Considerations for anodized aluminum cladding

Most finishing service providers and metal cladding manufacturers recommend any cuts, welds, or shaping are completed before the anodize process. With cut material, this ensures the inside edge also is finished. If welding is necessary, specify 5356 wire and the lowest possible heat is used to prevent halo discoloration in the anodized material.

Due to the extreme hardness of anodic coatings, it also is recommended all forming and bending be done prior to anodizing. Most post-production bending can cause anodize to “craze,” which produces a series of small cracks in the finish creating an undesirable, web-like appearance. One should consult with the finishing service provider to ensure the best appearance, the highest performance, and a fully warrantied finish.

Basic care and maintenance

Most finishing providers offer up to a 10-year extended warranty for anodized aluminum, but its lifespan can last decades with routine maintenance.

The hardness and durability of anodize upholds its appearance and performance. Anodize is a factory-controlled finishing process; therefore, it cannot be touched-up like a painted surface because anodize is integral to the metal.

Even with its resiliency, anodize aluminum’s natural aesthetic still may be marred by harsh chemicals and neglect. Some conditions may only affect the surface finish and not reduce the service life of the aluminum, but mortar, cement, and other alkaline materials can corrode an anodize finish if they are allowed to dry on the metal’s surface. If reasonable care is taken during handling, and high and low pH chemicals can be avoided, the anodize finish will remain in good repair.

If an aluminum panel suffers a severe scratch or gouge, a paint that resembles the anodize color may be used for small areas. An experienced field service finishing professional would pretreat the damaged area with a chromate conversation coating and then carefully touch up only the visible, raw aluminum. The painted surface will look different than the anodized material, but properly applied, the metal will have more protection than if it remained exposed.

As an alternative to paint touch-up or for anodized wall cladding with more extensive damage, building owners and facility managers may choose to replace or overclad the panel(s) with new, anodized aluminum. If the repair or replacement was not manufactured and finished at the same time as the original, there will be some variation; but it will provide a similar look and specified requirements.

Contributing to maintaining anodized cladding’s optimized aesthetic and performance, finishing service providers and cladding manufacturers can provide specifications professionals with cleaning and care instructions. As examples, strong acid or alkali cleaners and abrasive cleaning pads, should not be used and may affect the finish warranty.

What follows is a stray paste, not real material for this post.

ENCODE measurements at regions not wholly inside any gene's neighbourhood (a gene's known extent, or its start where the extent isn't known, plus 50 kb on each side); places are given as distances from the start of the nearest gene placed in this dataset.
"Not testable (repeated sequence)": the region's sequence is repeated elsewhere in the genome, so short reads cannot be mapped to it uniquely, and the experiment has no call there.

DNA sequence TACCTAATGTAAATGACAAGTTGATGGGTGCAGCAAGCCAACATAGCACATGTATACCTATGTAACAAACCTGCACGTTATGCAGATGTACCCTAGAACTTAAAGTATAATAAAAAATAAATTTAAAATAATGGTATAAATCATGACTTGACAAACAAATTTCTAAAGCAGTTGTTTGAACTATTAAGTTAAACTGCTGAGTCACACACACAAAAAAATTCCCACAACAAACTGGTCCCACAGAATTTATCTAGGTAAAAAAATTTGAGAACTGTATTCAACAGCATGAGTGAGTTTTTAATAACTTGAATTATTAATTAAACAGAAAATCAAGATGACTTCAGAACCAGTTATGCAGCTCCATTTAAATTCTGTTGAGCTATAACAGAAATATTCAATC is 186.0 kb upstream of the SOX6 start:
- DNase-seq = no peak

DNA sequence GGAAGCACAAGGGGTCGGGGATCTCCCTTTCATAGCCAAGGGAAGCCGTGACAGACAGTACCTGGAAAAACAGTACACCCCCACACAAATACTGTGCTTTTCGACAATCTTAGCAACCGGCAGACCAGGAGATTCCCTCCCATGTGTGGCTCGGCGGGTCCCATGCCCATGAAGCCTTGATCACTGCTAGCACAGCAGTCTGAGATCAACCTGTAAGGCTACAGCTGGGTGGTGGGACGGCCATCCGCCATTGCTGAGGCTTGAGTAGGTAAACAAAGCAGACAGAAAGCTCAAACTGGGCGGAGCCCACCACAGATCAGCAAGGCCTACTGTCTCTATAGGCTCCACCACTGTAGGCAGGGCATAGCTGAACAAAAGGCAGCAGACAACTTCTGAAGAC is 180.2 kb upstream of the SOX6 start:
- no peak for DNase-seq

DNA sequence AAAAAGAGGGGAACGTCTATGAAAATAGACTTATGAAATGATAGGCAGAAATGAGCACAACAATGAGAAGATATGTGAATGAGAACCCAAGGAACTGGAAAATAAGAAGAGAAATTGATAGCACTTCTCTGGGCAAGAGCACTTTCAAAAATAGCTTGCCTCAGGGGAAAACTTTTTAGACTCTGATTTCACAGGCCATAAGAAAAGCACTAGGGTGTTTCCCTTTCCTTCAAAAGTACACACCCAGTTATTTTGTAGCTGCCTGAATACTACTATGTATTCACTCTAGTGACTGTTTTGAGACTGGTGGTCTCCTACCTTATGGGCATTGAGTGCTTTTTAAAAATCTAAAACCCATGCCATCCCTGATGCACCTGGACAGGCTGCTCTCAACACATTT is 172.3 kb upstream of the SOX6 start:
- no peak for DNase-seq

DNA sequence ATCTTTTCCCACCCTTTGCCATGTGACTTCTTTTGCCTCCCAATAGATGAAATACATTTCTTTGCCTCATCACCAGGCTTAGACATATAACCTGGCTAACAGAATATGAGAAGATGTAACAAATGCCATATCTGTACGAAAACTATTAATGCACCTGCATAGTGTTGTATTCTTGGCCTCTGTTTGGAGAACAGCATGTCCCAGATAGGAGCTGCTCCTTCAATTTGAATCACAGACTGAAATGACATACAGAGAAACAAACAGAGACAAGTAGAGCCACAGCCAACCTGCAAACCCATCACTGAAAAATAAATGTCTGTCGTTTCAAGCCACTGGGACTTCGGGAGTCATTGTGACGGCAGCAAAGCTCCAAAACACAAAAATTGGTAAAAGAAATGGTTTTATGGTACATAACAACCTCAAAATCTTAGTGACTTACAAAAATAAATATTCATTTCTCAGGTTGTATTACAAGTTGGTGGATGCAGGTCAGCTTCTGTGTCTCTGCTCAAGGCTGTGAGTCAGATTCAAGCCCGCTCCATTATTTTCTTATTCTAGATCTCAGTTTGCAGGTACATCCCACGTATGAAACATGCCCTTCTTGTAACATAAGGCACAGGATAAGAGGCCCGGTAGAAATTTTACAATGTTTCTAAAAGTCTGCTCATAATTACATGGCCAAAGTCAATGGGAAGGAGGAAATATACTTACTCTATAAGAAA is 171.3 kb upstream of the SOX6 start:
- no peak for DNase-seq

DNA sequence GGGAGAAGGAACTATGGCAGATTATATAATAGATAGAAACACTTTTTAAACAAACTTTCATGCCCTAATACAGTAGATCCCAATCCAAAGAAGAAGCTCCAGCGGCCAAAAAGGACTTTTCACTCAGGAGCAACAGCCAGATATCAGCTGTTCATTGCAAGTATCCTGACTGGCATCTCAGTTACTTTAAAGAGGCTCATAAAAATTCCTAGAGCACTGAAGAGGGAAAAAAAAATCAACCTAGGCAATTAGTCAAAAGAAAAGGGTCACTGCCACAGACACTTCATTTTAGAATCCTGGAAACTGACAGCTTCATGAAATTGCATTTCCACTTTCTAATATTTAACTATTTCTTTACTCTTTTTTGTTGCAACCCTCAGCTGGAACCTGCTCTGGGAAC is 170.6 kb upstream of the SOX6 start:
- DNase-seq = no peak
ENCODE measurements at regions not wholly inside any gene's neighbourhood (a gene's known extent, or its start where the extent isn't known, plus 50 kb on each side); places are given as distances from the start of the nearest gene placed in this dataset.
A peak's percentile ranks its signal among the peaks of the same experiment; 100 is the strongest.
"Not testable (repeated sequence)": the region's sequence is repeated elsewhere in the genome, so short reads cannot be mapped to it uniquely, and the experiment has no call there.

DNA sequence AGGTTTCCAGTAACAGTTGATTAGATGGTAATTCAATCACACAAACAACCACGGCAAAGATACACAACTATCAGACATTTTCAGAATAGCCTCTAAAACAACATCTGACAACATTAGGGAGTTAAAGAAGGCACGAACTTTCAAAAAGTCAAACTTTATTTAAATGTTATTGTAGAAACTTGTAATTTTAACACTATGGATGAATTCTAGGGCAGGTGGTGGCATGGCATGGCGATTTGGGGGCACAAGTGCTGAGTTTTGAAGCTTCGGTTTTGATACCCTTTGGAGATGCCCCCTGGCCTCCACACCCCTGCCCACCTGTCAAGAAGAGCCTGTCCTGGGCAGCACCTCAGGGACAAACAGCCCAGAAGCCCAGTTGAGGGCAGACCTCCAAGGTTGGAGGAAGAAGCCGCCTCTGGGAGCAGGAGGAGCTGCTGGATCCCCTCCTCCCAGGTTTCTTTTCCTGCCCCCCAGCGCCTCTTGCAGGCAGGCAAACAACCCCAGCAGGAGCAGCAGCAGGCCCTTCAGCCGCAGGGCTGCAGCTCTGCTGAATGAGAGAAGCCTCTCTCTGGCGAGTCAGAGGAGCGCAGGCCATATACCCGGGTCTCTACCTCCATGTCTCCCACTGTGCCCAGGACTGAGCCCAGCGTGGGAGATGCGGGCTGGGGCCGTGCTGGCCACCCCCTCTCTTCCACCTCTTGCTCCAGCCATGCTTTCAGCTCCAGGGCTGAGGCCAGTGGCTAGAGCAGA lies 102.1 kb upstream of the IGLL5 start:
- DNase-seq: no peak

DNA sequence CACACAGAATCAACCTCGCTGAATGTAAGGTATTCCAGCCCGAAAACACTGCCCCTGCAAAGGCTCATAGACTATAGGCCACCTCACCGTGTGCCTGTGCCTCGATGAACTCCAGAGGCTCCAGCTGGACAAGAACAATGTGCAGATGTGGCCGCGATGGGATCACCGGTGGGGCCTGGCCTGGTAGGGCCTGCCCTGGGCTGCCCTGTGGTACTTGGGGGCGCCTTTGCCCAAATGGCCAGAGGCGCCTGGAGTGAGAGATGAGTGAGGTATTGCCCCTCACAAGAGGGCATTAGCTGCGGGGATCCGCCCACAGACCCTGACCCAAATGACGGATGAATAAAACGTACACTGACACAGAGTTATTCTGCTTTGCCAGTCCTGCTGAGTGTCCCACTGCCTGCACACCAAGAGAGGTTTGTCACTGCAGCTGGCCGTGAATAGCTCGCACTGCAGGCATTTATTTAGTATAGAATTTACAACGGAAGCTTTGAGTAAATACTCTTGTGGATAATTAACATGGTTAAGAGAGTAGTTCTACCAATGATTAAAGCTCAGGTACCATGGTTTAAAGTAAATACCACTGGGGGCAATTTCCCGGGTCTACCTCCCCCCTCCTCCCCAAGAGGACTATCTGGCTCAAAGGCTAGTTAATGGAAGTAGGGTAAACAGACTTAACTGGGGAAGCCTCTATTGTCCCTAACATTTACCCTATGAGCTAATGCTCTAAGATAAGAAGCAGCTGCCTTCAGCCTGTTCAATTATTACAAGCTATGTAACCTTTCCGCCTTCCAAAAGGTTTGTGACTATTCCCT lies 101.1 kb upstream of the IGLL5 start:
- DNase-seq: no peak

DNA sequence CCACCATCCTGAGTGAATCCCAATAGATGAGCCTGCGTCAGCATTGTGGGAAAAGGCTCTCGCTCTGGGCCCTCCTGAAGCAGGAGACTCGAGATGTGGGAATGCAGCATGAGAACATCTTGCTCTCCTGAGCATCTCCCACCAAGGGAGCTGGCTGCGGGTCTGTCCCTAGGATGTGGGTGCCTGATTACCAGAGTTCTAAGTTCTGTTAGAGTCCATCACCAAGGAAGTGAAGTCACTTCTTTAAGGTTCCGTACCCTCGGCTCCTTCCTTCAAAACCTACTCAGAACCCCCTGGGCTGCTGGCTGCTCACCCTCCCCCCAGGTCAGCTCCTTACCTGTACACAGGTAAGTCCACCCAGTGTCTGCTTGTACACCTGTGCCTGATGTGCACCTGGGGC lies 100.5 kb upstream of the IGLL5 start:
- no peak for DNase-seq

While it is a hard and hearty finish, the best advice is to be gentle. A clean water rinse using moderate pressure will help remove most dust and dirt from anodized aluminum with minimal impact to the surrounding environment, further supporting the project’s sustainability and longevity.

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3 comments on “Considerations for anodized aluminum cladding”

    1. are you looking for presentations on anodizing for exterior walls, or for a particular panel system?

  1. I’ll start by saying that Linetec is a great company that willingly offers expert advice, and provides finishing services second to none. I thank Linetec (particularly Tammy Schroeder) for the many valuable articles it has provided, and for the wealth of information on its website.

    But I’ve always been puzzled by Linetec’s use of terms related to anodizing. When talking with their representatives, I often would suggest changes, but they never responded. Of course, the people who deal with clients usually can’t make changes on their own, so in June of 2010, I sent an email the vice president of sales and marketing. In it, I explained that “Anodize is a verb, it is not a noun. To anodize is to apply a protective coating. Anodizing is either a verb, ‘We are anodizing the metal’ or a gerund that is the name of the process, ‘Let’s talk about anodizing.'” I also noted other instances where Linetec’s literature or website used terms incorrectly. I don’t recall receiving a response.

    More recently, while serving on the Construction Specifier’s Editorial Advisory Board, I reviewed an article titled “Maintaining and Protecting Architectural Aluminum Finishes,” which appeared in the February 2010 issue of the Construction Specifier. In my comments, I changed “anodize” to “anodizing” in several locations, and to “anodized” in at least one location. It was interesting to see that in the published article, virtually all of my other suggestions and comments were addressed, yet the incorrect use of “anodize” remained.

    If this were an industry trend, I might care less, but I’ve looked at information about anodizing published by several other anodizing companies, and they use the terms correctly – even the oddly-named “US Anodize.”

    I know, some will say, “What’s the big deal? It’s only a word!” But in the world of specifications and construction documents, we must be consistent, and we must use defined words as they are defined. I don’t know why Linetec insists on its use of these words in their unusual way, but at least they are consistent. I can imagine a time when someone new to the company was familiar with the word “paint” – which can be either a noun or a verb – but not “anodize” – and might have thought “anodize” would be used in the same way as “paint.” I doubt that specifiers have been using “anodize” as a noun; I wonder how many cringe just a bit when they see it used that way.

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